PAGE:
# Solution to 1000000000000000000000000000000000000000000000000000000000000000000001000000000000116

#### by Lewis Chen

The main conceit in this puzzle is converting numbers into words. But how is this done? There are some hints in the flavortext, as well as the somewhat unusual structure of the numbers — very sparse digits and lots of zeroes. If we consider the place values of the nonzero digits, we find that many of these correspond to powers of thousands, which suggests that certain properties of these powers of thousands are required by the words. The flavortext does also suggest writing out the numbers in full. Doing so with, say, MATH 1001003 gives ONE MILLION ONE THOUSAND THREE. MATH is a subsequence of this string, and moreover this is the smallest number such that this property holds! Note that the M forces the MILLION, the A forces the THOUSAND, and TH can be satisfied by THREE.

Note that there are a few rules that should be followed in this puzzle, notably that the word "and" should be omitted from the spelling of all numbers (including the word "and" would allow us to represent MATH with ONE MILLION AND THREE), and that we are using short scale notation.

Armed with this knowledge, we can determine the clues. Of course, while each word has a unique number under this scheme, some numbers will have multiple words mapping to them. We can use surrounding context to resolve these ambiguities, or at least enough to solve the clues. As an additional hint, the letter of each variable happens to be the starting letter of the answer.

We should then convert these words into numbers, as the mathematical operations should suggest. This step can be done with some intuition with which letters will likely require larger numbers in order to satisfy their requirements.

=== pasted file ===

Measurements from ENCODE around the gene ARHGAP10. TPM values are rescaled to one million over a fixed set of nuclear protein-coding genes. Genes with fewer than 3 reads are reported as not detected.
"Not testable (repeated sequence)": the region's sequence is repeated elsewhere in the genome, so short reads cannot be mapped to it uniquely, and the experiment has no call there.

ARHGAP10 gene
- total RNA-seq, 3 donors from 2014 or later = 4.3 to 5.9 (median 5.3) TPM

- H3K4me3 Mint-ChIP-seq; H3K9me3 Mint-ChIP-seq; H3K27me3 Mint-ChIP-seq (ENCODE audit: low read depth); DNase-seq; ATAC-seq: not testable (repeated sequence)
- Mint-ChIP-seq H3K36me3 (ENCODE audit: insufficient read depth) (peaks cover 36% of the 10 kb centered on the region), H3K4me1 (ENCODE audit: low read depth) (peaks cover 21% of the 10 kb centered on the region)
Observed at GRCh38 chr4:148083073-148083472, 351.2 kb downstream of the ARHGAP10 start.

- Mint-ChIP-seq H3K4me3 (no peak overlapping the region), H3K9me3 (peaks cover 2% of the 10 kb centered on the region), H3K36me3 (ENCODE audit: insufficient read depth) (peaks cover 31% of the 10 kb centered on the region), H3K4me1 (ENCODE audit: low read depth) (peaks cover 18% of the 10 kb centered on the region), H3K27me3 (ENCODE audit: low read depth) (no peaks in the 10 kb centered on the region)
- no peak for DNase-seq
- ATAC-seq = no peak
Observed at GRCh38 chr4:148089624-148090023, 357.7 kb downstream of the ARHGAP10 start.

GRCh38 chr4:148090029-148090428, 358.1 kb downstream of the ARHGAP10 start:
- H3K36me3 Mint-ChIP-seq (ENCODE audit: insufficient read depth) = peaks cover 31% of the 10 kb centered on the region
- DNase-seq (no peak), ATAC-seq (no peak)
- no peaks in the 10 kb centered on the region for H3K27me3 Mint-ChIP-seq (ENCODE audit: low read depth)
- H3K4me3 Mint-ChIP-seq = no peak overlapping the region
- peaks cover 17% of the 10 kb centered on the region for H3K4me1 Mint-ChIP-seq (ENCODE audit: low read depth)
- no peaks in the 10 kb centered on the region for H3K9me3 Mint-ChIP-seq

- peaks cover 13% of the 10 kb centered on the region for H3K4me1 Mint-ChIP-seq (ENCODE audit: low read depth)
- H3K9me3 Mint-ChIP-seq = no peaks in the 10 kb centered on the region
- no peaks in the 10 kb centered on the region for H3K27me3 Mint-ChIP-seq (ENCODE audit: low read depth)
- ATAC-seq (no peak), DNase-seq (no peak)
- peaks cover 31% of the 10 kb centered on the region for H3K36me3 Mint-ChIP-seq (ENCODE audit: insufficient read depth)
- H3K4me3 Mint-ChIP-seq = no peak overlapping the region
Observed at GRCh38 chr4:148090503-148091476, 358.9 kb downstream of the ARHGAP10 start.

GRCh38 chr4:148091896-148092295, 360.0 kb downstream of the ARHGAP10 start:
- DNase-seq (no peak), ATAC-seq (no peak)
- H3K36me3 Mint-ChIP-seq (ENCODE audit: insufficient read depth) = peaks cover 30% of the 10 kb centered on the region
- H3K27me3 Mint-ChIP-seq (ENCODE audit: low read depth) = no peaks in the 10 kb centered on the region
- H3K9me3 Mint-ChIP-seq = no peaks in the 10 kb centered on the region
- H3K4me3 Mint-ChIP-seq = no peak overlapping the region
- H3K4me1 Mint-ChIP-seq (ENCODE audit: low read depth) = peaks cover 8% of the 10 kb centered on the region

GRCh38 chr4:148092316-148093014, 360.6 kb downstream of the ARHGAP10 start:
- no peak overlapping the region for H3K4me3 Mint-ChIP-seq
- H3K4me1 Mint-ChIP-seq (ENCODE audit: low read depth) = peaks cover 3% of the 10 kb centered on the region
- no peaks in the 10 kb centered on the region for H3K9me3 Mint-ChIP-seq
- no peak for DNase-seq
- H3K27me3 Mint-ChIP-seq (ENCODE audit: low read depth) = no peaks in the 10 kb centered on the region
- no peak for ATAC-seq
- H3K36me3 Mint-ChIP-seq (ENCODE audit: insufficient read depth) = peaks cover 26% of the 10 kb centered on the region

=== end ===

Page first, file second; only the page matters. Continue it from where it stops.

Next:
ASoothing plant often found in crosswordsALOE1000000000000001
BDevice used to shoot arrowsBOW1000000002
CPortable device that can call others relying on towers to relay signalsCELLPHONE1000001001000000000000000000000031
FFord car model that also means to concentrateFOCUS4000000000000000000000000106
GBirthstone of the first monthGARNET8119
NTeam in United States capital playing World Series sportNATIONALS1000000000000000000000000000001000000000000006
SExhausted or consumed a resource, especially moneySPENT1000000000000000000000017
TForce when a rope or string is pulledTENSION361

We can now compute the expressions:

A·B+N = 1000000000000001·1000000002+1000000000000000000000000000001000000000000006 = 1000000000000000000001000000003000001000000008
G+T+W = 8119+361+2603 = 11083
C+F−S = 1000001001000000000000000000000031+4000000000000000000000000106−1000000000000000000000017 = 1000005000000000000000000000000120

Finally, we can reconvert these back to words: the most compelling completion is ALPHABET LENGTH → CONFECTIONERY. The length of the alphabet is 26; a confectionery with value 26 is TWIX, the answer.

## Author’s Notes

At first, there was a reference to Conway-Guy notation since it provides a framework to name numbers up to 103000 (even though practically this encoding scheme won't get anywhere near — the only two words in my dictionary that even use the hundreds place rules (for numbers over 10300) are METAMATHEMATICS and METAMATHEMATICAL). However, this system contradicts with the more common names for powers like QUINDECILLION and SEPTEMDECILLION. So none of the numbers in the puzzle rely on these spelling differences (and all of the second step numerical conversions result in numbers small enough that they are consistently named in all versions).

The constraint that every word in the clues had to be representable by a number is mostly a minor one: the only letters that don't ever appear in numbers are J and K (and Z only appears in zero), and avoiding J, K, and Z is fairly easy. B only appears in billion and never again, so in particular words with two B's can't be used. So this did lead to one amusing consequence: BASEBALL was not representable, and therefore was substituted with the interesting phrasing of "WORLD SERIES SPORT".

For the mathematical expression step, I wanted a variety of basic operations, and indeed an earlier version did have division. I thought it was interesting that the shorter word was divisible by the longer word (UNTIDY / HEREDITY, if you're curious). But the two clues were deemed too imprecise by testsolvers and the resultant word was relatively inconsequential to the cluephrase.

It's certainly not necessary to decode the title, but the very large number decodes to SMALLEST, using the Conway-Guy notation.